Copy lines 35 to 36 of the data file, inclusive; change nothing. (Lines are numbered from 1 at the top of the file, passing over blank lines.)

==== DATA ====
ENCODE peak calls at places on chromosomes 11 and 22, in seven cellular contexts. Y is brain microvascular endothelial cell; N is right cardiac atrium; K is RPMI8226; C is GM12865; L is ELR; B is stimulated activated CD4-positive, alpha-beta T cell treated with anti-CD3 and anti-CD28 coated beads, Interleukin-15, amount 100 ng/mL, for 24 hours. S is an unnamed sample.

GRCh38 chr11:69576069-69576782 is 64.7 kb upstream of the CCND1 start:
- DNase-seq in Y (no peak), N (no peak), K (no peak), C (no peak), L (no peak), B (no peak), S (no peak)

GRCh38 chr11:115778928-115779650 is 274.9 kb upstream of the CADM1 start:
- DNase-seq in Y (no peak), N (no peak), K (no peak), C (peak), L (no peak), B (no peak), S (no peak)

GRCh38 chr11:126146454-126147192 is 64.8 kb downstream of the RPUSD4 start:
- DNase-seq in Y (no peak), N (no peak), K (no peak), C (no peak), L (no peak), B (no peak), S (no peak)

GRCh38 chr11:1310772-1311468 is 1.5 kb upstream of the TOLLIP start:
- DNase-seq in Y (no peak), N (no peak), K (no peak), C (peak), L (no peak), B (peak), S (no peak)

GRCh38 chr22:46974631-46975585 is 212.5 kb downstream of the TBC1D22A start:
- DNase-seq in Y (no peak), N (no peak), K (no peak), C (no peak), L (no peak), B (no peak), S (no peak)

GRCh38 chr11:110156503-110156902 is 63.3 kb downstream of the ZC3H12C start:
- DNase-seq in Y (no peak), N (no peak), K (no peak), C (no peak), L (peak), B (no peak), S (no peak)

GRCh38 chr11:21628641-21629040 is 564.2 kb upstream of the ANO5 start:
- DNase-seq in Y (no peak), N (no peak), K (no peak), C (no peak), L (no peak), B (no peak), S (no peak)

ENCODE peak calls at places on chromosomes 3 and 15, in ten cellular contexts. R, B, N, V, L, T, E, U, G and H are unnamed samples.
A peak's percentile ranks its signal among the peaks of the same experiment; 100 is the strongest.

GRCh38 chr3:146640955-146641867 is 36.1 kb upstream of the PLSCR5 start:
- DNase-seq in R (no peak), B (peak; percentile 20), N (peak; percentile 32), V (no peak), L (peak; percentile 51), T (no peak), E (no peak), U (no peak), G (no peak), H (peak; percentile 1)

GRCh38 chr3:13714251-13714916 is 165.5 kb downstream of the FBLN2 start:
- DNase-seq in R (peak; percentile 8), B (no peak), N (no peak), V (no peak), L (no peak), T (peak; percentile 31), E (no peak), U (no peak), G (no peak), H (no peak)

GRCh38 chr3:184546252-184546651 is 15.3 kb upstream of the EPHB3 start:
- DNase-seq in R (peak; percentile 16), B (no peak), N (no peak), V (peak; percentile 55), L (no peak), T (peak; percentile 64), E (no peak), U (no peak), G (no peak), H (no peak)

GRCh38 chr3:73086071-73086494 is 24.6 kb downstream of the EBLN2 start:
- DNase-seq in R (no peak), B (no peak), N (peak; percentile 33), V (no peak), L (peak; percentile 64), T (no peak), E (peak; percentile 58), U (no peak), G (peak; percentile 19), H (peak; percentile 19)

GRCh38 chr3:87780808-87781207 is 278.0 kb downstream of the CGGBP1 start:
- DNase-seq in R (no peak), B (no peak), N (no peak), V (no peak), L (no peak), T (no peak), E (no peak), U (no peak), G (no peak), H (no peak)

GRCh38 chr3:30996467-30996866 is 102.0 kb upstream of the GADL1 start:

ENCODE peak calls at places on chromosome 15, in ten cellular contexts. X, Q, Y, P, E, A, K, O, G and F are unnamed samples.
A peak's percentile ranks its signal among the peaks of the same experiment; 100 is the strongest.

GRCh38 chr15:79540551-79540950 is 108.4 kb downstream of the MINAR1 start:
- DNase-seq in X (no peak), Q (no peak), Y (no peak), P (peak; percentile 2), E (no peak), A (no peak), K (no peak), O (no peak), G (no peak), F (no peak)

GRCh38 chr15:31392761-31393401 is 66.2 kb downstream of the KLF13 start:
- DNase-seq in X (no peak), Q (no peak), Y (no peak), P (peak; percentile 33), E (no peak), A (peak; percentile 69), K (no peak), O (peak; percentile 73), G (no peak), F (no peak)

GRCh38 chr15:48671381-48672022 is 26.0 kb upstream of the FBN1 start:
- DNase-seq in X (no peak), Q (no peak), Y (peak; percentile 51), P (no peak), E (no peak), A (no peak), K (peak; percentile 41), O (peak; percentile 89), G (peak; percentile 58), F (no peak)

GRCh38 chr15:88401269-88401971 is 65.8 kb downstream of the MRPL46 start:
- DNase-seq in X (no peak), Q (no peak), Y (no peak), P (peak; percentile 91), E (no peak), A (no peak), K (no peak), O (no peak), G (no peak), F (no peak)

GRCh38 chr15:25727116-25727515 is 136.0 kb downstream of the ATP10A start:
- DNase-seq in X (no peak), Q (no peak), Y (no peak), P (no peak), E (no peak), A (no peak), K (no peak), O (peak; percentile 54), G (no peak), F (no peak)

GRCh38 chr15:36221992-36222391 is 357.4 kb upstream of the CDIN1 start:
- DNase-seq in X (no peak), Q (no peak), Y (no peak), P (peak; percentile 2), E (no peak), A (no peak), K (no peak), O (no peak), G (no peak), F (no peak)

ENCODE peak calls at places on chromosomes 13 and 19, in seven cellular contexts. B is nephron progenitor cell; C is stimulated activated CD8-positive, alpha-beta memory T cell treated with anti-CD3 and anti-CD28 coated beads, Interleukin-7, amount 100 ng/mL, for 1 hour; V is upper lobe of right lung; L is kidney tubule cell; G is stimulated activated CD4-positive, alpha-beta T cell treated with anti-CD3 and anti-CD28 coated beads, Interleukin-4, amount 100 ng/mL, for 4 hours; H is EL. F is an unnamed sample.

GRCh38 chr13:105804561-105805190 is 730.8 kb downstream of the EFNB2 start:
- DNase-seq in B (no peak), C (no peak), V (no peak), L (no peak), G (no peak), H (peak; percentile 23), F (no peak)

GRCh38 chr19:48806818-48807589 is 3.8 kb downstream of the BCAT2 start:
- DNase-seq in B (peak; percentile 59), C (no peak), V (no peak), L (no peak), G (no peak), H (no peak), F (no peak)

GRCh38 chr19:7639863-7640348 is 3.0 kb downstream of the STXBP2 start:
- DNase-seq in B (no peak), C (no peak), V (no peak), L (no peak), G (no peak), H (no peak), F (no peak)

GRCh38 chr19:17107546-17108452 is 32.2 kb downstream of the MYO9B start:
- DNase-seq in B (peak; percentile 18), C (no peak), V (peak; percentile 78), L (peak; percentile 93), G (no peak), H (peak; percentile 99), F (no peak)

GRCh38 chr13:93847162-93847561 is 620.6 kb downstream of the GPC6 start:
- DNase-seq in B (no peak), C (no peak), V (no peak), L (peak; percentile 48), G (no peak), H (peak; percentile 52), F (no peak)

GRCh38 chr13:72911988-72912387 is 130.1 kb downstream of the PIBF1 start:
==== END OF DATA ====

GRCh38 chr15:48671381-48672022 is 26.0 kb upstream of the FBN1 start:
- DNase-seq in X (no peak), Q (no peak), Y (peak; percentile 51), P (no peak), E (no peak), A (no peak), K (peak; percentile 41), O (peak; percentile 89), G (peak; percentile 58), F (no peak)